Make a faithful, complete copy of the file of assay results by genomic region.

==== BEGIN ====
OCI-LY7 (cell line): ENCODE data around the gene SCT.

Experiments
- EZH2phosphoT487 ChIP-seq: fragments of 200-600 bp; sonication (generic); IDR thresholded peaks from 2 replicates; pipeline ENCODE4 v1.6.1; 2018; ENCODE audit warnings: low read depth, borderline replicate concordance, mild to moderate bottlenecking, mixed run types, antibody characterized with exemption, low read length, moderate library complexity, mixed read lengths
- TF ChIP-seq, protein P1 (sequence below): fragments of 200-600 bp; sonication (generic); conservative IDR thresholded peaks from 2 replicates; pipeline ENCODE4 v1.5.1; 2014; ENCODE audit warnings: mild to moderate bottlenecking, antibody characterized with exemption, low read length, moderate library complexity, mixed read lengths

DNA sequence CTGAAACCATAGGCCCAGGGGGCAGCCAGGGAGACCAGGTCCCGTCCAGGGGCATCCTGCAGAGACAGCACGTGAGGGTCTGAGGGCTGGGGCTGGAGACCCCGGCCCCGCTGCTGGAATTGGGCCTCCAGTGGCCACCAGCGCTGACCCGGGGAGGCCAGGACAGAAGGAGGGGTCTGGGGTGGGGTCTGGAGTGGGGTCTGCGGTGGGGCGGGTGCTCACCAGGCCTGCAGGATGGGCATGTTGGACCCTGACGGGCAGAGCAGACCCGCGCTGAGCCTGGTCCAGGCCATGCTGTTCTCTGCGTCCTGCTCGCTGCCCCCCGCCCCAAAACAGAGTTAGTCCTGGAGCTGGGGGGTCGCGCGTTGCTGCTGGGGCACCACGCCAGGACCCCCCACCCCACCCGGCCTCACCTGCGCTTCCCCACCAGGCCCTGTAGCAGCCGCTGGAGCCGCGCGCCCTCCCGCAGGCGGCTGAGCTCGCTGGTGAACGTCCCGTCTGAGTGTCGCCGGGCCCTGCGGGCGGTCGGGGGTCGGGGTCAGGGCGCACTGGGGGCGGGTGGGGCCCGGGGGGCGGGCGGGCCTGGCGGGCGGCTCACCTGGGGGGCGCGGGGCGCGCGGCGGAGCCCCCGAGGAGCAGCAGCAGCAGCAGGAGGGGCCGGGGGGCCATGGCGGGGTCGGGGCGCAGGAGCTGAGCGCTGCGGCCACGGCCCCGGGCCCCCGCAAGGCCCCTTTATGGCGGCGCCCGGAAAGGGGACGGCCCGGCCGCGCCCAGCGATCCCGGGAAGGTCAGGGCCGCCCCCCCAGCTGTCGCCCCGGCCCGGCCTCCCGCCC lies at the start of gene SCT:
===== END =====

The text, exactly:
OCI-LY7 (cell line): ENCODE data around the gene SCT.

Experiments
- EZH2phosphoT487 ChIP-seq: fragments of 200-600 bp; sonication (generic); IDR thresholded peaks from 2 replicates; pipeline ENCODE4 v1.6.1; 2018; ENCODE audit warnings: low read depth, borderline replicate concordance, mild to moderate bottlenecking, mixed run types, antibody characterized with exemption, low read length, moderate library complexity, mixed read lengths
- TF ChIP-seq, protein P1 (sequence below): fragments of 200-600 bp; sonication (generic); conservative IDR thresholded peaks from 2 replicates; pipeline ENCODE4 v1.5.1; 2014; ENCODE audit warnings: mild to moderate bottlenecking, antibody characterized with exemption, low read length, moderate library complexity, mixed read lengths

DNA sequence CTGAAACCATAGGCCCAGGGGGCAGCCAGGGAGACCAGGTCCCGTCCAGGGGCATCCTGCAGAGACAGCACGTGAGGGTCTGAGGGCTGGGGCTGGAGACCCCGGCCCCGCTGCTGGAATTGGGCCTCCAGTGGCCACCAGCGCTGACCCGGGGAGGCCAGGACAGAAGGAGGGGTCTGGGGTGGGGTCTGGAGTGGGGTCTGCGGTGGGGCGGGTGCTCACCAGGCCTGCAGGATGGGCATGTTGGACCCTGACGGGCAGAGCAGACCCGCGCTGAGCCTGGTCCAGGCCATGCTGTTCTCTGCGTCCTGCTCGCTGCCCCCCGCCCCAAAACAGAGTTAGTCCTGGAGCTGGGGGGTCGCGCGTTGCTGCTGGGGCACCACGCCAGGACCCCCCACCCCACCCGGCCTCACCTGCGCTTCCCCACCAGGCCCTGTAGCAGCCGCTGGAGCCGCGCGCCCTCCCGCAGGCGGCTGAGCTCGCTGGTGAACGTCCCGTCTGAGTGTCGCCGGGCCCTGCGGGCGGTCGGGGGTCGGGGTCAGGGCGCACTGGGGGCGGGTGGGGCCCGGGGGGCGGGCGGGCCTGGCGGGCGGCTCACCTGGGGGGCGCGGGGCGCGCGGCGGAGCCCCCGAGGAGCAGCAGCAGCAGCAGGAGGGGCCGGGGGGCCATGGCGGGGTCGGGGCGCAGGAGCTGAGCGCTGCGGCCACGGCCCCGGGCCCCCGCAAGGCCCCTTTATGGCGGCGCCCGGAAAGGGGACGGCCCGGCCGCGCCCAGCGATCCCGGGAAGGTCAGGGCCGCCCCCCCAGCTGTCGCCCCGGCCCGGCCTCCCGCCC lies at the start of gene SCT: